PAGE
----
Seeing the VVF screening yesterday morning on the ship helped me understand another part of the journey the women go through. After travelling a long way, from the North of Benin or from neighbouring countries they stayed in the converted warehouse until they could be screened, then came to the ship where they waited for a short time with many other people on the dock. We then brought the ladies in to a waiting area after trying to establish who is who, what language they speak and which translator may or may not speak the same language. After locating the translator somewhere in the hospital the women go to an admissions area where they have their history taken and then some blood taken in preparation for surgery. They then see the VVF surgeon to have a gynaecological assesssment and decide a plan for surgery and another Doctor for a physical assessment. One of the VVF surgeons was welcomed at the crew meeting yesterday morning so they are going to have a busy couple of weeks here! I think they said another 27 women were being screened which is great considering how few came initially.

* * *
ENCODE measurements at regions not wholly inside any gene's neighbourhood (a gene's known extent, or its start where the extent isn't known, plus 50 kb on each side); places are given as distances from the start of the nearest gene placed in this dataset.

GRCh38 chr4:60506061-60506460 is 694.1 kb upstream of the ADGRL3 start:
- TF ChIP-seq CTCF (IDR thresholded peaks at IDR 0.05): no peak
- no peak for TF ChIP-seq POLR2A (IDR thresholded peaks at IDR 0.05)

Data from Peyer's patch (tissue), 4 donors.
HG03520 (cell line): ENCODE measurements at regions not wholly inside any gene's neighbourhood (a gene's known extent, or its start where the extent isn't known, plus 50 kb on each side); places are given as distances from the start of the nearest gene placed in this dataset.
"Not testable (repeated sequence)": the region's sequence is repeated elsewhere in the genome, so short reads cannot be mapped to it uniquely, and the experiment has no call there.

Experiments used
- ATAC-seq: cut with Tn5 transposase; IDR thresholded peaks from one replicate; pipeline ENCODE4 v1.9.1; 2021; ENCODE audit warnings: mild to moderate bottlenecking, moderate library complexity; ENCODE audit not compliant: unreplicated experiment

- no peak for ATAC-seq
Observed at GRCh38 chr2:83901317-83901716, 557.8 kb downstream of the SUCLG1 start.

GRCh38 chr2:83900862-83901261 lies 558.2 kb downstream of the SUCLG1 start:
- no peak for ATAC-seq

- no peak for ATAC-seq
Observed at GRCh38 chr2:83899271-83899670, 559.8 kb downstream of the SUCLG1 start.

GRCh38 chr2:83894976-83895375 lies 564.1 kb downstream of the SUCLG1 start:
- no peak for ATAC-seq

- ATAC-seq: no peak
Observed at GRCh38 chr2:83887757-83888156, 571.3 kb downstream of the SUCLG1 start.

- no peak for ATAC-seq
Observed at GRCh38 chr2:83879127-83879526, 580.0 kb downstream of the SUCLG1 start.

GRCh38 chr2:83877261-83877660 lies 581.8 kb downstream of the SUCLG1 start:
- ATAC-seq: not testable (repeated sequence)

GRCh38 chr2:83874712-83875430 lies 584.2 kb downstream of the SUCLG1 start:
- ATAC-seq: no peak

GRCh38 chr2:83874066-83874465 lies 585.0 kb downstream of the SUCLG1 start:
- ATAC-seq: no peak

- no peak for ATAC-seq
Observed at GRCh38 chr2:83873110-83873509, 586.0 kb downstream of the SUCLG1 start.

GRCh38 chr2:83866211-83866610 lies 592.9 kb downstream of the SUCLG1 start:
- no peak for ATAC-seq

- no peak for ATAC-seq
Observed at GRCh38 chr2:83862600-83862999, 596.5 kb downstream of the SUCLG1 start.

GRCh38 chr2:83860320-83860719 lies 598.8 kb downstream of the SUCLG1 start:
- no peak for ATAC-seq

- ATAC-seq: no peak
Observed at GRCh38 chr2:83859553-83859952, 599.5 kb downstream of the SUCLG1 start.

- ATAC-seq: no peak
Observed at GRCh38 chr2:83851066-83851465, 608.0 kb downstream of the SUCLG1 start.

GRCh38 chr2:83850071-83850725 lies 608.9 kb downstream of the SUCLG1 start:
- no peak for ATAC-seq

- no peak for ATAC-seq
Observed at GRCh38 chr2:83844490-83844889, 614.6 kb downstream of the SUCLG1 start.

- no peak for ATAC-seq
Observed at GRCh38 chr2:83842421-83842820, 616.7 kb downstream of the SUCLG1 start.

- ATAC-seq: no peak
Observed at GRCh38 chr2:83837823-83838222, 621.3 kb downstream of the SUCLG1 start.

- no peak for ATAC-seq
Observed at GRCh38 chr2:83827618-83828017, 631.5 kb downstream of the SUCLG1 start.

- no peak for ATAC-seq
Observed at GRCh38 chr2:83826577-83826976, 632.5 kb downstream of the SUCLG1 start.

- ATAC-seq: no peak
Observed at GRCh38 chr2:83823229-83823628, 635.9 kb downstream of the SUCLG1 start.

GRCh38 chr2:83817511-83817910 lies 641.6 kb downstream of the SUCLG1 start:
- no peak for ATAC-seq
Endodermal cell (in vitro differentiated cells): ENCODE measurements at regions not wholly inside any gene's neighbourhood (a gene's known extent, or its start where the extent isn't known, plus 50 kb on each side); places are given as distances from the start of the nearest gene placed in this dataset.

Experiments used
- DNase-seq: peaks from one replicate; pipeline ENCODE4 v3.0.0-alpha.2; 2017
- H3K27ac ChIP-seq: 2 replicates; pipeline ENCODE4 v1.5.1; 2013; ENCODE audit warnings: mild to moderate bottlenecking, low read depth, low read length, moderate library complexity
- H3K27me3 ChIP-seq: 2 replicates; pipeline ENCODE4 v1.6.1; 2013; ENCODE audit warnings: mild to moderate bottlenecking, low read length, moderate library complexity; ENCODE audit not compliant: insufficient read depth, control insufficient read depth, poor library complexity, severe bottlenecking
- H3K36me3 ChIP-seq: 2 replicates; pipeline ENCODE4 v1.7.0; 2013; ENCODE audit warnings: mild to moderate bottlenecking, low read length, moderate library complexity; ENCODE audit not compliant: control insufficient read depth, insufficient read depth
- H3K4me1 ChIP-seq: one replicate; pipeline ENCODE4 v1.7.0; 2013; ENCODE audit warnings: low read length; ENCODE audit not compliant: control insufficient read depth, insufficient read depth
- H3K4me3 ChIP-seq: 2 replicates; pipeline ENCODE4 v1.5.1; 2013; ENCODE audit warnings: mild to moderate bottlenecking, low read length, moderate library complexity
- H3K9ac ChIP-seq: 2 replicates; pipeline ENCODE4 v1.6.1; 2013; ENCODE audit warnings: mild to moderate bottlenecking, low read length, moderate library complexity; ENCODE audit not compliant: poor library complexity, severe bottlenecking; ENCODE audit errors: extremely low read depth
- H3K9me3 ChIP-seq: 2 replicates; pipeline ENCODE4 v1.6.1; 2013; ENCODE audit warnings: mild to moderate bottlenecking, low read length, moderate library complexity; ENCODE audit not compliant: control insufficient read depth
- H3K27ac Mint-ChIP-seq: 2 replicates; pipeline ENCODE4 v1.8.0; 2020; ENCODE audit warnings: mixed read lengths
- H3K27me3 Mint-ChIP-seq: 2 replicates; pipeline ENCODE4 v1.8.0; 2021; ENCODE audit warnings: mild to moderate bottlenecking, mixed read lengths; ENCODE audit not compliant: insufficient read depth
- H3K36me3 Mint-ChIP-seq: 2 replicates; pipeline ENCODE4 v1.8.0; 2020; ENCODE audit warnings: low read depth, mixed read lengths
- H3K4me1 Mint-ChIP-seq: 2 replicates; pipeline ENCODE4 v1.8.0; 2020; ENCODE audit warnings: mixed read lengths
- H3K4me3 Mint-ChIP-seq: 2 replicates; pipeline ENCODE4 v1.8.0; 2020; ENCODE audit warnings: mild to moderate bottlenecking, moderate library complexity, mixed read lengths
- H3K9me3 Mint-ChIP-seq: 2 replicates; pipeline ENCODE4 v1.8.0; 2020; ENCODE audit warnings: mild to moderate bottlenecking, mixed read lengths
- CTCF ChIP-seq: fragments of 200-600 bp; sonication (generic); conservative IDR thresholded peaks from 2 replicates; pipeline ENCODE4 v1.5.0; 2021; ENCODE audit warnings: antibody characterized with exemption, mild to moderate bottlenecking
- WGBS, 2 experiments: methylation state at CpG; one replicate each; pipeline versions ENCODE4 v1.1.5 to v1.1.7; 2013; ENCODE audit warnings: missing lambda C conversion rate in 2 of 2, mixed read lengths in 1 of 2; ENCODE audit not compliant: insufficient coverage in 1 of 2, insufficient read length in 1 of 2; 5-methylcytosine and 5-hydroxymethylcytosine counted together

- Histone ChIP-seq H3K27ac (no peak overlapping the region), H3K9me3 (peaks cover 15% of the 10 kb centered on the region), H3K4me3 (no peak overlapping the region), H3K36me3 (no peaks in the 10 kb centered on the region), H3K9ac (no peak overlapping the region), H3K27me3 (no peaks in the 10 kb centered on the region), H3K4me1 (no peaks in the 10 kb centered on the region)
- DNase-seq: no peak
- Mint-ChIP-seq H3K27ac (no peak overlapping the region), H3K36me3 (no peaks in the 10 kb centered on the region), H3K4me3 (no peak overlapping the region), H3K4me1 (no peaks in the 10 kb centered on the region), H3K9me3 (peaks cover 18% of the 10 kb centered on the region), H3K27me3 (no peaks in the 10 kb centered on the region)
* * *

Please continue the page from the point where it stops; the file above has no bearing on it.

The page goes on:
Sitting listening to 2 ladies histories was interesting - both the same problem, but one had developed the problem after her second (live, caesarian) birth, the baby (and therefore the problem) was only 3 months old and her husband was at home, the other lady had delivered a dead baby (also by caesarian section) 12 years ago, been incontinent since and been divorced. I know this is much more the more common pattern of events, of the 27 probably there was only another one or two ladies with any living children but still it is so hard trying to understand what it must feel like, having been through so much, being rejected and alone for years, and then coming to a big white ship, which must be pretty terrifying and yet maybe give a glimmer of hope that they might soon be well again.
I wonder if the women with live children feel more grateful that they were born alive after spending the day with a room full of other women with the same problem but who weren't so lucky. I definitely do.